dedicated, my father, my sister and her family for their emotional support and confidence in
me, and my aunt, Ute Schmitz, for keeping me company when I needed her.

9

Table of Contents
Table of Contents ..................................................................................................................9
List of Abbreviations ...........................................................................................................13
List of Figures .....................................................................................................................15
1 Introduction.................................................................................................17
I Theoretical Background.............................................................................................25
2 Clauses and Pauses.....................................................................................25
2.1 Prosodic cues in the input.............................................................................26
2.1.1 Production of prosodic cues marking syntactic boundaries ................................26
The prosodic hierarchy .....................................................................................................27
2.1.2 Production of pauses ...........................................................................................28
2.1.2.1 Breathing pauses.......................................................................................................28
2.1.2.2 Hesitation pauses......................................................................................................30
2.1.2.3 Pauses as cues to syntactic and prosodic boundaries ..............................................30
Production of pauses in the speech of adults ....................................................................31 of speech of children.................................................................34
Production of pauses in child-directed speech..................................................................35
2.1.3 Correlation between prosody and syntax ............................................................38
2.2 Infants’ sensitivity to the prosodic cues provided by the input ................42
2.2.1 Sensitivity to rhythmic properties of speech .......................................................43
Preference for the native language ...................................................................................43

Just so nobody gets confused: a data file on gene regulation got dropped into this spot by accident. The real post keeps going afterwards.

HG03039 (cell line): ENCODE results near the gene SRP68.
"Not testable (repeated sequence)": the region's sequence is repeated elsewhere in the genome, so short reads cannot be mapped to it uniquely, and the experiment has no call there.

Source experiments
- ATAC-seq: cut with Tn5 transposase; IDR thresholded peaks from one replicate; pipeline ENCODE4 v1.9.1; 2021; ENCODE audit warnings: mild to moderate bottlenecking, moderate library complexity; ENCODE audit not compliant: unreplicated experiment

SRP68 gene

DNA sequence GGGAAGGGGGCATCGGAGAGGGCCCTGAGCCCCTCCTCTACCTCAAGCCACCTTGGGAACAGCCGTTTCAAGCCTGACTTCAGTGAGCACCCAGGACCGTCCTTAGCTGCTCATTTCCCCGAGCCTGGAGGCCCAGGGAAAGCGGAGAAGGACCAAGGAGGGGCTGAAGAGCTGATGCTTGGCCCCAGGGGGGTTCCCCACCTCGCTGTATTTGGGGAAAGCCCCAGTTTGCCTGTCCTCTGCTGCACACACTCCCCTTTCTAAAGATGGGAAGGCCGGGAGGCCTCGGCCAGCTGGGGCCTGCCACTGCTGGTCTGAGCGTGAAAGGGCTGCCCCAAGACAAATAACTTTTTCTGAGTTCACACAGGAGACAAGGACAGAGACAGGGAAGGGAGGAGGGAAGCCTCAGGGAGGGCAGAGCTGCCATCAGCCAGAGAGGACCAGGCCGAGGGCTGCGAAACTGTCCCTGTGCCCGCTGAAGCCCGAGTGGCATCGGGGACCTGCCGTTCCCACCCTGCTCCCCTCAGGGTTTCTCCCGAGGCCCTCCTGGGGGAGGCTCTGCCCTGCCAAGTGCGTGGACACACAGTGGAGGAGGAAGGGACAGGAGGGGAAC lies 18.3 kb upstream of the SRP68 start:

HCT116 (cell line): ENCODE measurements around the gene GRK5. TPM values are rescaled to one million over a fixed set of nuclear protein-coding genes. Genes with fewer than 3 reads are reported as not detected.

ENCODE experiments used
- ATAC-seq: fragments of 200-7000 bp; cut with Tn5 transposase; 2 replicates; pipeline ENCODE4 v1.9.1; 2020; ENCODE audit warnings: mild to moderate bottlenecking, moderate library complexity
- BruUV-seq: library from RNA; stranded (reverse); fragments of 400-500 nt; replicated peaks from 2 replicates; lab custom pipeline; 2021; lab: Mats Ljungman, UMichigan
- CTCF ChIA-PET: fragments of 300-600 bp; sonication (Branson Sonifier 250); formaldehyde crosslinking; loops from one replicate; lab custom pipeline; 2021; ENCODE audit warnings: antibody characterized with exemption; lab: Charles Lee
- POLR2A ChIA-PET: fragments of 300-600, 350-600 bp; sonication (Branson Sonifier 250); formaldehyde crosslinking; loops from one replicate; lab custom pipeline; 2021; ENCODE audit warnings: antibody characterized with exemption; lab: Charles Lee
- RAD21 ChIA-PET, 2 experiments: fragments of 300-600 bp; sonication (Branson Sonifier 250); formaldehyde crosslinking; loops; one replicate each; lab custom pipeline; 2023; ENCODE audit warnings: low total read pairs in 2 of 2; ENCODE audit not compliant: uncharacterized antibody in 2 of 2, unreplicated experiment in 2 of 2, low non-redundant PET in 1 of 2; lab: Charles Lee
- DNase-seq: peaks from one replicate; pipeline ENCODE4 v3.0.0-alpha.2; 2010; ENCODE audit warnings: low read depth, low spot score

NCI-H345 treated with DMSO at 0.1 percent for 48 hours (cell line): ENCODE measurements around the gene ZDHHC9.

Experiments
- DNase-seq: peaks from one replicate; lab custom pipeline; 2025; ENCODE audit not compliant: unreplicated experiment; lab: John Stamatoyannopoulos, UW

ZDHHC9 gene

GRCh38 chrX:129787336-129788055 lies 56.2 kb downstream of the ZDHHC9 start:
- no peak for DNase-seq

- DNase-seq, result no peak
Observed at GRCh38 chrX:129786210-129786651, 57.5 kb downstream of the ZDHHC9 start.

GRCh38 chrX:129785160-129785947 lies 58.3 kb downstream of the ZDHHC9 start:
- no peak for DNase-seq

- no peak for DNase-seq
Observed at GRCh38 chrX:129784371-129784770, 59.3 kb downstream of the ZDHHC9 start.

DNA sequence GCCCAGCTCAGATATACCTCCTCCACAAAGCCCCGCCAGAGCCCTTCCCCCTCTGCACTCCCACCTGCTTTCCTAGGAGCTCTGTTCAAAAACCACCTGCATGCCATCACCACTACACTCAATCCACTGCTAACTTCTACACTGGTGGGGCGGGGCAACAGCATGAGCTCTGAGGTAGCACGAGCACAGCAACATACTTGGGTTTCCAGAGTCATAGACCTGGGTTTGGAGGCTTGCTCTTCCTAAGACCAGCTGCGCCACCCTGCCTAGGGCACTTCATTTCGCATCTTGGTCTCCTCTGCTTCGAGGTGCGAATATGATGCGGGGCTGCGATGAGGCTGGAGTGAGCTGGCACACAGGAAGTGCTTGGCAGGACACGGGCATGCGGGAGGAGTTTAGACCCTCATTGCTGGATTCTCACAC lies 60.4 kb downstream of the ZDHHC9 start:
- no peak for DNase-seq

Discriminating two non-native languages.........................................................................44
2.2.2 The Prosodic Bootstrapping Hypothesis .............................................................47
Critical analysis of the prosodic bootstrapping hypothesis ..............................................49

10

2.2.3 The perception of… ............................................................................................ 53
2.2.3.1 Words ........................................................................................................................53
2.2.3.2 Phrases......................................................................................................................57
2.2.3.3 Clauses / Sentences ...................................................................................................64
Perception of clause boundaries in English-learning infants ...........................................65
Perception of clause boundaries in Japanese-learning infants.........................................68
Perception of clause boundaries in infants - Further evidence70
Perception of clause boundaries - Non-behavioural studies.............................................73
2.2.3.4 Pauses .......................................................................................................................77
Pause perception in adults - Behavioural studies .............................................................77 tion in infants ............................................................80
Pause perception - Non-behavioural studies.....................................................................81
2.3 Use of prosodic cues to identify syntactic boundaries............................... 83
Use of prosodic cues by adults ..........................................................................................83
Use of prosodic cues by infants.........................................................................................85
2.4 Conclusion of Part I...................................................................................... 92